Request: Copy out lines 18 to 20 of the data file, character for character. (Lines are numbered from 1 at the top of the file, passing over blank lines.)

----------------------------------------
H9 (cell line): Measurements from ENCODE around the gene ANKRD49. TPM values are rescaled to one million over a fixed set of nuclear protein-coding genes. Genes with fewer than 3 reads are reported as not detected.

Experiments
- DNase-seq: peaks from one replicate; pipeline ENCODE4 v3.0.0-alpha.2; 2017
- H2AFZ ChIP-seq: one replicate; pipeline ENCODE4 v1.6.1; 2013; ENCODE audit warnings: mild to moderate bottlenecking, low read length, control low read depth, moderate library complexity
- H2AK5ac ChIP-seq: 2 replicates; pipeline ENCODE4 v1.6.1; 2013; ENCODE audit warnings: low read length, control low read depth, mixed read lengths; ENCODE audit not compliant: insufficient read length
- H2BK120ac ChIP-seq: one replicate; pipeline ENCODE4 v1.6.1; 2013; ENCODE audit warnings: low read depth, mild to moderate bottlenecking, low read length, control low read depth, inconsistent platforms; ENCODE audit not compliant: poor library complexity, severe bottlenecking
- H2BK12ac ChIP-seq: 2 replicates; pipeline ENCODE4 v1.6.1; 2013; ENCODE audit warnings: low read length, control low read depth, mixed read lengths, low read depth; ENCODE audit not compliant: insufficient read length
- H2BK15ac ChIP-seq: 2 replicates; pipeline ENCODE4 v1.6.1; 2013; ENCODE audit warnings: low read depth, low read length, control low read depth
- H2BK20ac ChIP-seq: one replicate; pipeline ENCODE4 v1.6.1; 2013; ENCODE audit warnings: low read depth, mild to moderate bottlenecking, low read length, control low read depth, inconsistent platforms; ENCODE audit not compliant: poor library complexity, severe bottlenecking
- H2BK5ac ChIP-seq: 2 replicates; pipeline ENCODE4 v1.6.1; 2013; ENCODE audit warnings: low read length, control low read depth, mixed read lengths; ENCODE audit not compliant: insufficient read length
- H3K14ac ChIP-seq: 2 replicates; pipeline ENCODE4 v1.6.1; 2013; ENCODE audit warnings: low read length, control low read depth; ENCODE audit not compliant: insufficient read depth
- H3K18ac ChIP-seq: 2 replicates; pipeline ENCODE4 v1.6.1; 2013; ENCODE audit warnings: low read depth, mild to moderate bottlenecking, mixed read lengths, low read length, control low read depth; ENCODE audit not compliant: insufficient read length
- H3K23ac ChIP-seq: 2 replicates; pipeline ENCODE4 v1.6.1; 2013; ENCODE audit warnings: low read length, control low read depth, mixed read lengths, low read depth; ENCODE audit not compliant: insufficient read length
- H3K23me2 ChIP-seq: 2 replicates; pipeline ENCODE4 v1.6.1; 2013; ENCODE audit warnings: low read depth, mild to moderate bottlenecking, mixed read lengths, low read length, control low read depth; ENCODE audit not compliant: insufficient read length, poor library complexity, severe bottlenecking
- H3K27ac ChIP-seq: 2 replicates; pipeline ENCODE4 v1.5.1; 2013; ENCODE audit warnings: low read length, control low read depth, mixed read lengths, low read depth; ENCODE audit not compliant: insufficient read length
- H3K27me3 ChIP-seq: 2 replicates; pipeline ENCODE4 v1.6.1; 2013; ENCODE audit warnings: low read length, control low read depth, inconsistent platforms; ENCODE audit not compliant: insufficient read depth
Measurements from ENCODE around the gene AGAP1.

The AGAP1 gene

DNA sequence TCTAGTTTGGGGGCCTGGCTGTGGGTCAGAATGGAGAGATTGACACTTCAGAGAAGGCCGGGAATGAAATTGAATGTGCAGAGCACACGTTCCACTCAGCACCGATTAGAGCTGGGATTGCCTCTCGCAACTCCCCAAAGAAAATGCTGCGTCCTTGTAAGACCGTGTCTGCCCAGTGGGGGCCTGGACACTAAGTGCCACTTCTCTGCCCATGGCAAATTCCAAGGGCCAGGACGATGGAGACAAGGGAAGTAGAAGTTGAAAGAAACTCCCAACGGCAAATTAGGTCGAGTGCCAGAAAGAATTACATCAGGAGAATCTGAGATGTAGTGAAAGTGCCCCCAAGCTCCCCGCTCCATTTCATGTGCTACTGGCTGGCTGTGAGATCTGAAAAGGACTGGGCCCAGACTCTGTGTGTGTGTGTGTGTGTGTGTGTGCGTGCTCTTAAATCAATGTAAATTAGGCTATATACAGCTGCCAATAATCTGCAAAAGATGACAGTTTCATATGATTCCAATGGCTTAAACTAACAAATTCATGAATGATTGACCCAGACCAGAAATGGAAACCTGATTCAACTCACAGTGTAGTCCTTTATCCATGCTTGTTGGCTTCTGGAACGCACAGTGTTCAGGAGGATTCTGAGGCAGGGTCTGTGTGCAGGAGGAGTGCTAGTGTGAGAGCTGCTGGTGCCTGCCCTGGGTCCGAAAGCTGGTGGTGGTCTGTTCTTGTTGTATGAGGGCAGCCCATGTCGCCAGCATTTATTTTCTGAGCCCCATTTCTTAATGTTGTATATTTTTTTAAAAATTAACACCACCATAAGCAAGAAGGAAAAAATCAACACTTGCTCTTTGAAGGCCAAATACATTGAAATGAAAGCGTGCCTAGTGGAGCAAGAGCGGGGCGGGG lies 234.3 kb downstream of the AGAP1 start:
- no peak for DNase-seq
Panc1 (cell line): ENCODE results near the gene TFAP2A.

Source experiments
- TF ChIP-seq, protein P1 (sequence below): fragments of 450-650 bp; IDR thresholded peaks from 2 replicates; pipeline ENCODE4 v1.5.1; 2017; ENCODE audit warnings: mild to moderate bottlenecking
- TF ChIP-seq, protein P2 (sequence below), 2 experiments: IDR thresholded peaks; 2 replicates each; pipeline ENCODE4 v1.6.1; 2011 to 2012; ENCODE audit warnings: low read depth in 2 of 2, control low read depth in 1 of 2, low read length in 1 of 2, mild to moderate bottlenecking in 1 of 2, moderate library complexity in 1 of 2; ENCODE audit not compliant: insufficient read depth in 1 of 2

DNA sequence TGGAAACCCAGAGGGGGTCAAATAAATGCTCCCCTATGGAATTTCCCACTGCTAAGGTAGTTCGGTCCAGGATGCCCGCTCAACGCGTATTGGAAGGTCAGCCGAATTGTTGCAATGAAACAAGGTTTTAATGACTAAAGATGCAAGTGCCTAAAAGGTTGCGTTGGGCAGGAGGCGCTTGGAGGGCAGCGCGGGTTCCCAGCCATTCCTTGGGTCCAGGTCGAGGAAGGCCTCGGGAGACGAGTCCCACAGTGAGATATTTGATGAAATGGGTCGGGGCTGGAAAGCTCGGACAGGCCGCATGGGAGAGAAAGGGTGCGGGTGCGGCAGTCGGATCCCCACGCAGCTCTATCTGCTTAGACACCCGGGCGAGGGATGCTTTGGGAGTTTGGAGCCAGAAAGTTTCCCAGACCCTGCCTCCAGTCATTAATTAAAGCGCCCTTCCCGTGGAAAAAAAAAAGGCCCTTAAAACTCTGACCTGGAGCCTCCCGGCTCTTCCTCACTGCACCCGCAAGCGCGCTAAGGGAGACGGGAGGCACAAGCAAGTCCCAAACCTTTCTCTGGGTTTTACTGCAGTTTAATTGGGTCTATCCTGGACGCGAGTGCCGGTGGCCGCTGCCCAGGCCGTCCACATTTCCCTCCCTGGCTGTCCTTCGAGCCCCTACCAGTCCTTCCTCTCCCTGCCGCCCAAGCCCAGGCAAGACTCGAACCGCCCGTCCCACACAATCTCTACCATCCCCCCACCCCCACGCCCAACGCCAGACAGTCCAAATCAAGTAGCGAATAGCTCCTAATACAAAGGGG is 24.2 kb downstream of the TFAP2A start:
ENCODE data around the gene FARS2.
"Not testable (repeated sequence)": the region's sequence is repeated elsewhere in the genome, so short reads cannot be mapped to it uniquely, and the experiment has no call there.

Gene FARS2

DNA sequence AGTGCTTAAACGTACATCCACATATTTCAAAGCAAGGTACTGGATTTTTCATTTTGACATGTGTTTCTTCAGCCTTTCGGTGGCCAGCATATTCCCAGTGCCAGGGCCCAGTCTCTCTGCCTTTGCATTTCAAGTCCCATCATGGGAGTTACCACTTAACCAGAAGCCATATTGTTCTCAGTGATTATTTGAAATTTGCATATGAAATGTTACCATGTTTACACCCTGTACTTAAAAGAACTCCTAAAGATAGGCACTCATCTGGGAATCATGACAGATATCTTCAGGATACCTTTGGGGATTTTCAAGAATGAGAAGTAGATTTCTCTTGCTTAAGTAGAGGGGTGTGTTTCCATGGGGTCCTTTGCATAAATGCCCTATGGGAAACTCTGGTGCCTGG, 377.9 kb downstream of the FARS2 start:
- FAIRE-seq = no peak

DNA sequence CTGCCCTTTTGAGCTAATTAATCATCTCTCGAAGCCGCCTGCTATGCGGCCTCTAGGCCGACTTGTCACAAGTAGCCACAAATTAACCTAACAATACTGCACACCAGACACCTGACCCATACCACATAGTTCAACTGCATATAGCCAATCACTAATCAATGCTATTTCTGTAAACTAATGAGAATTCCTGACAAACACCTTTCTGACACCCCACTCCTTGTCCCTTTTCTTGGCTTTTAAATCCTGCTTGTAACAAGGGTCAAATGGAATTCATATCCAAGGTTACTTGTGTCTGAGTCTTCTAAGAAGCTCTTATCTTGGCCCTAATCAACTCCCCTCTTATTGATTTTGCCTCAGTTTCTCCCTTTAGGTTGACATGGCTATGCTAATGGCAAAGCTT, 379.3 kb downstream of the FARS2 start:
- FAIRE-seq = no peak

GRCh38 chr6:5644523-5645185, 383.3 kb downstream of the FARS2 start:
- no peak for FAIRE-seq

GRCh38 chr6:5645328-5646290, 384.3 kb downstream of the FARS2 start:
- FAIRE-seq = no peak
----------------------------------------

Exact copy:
The AGAP1 gene

DNA sequence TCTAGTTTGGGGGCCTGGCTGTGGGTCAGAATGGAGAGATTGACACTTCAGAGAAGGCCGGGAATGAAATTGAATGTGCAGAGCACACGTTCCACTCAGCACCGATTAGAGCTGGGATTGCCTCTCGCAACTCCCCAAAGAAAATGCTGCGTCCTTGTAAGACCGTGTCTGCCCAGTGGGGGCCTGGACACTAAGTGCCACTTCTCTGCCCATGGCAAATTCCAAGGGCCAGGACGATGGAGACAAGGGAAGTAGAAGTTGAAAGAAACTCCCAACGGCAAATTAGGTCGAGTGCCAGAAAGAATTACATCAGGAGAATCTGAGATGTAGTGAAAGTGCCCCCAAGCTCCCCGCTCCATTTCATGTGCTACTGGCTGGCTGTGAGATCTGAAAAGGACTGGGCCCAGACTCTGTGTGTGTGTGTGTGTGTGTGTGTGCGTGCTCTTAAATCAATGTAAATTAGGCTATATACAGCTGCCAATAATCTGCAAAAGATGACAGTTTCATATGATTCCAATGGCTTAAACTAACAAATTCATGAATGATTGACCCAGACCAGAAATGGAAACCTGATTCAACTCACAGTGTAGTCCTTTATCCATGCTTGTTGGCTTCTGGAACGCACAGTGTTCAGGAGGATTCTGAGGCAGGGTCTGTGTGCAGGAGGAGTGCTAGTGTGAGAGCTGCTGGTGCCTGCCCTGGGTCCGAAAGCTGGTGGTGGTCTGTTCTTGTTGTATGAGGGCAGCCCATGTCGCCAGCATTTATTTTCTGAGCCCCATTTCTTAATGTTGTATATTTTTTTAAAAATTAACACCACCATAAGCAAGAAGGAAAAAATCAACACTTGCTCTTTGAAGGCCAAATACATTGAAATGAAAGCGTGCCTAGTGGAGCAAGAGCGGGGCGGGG lies 234.3 kb downstream of the AGAP1 start:
- no peak for DNase-seq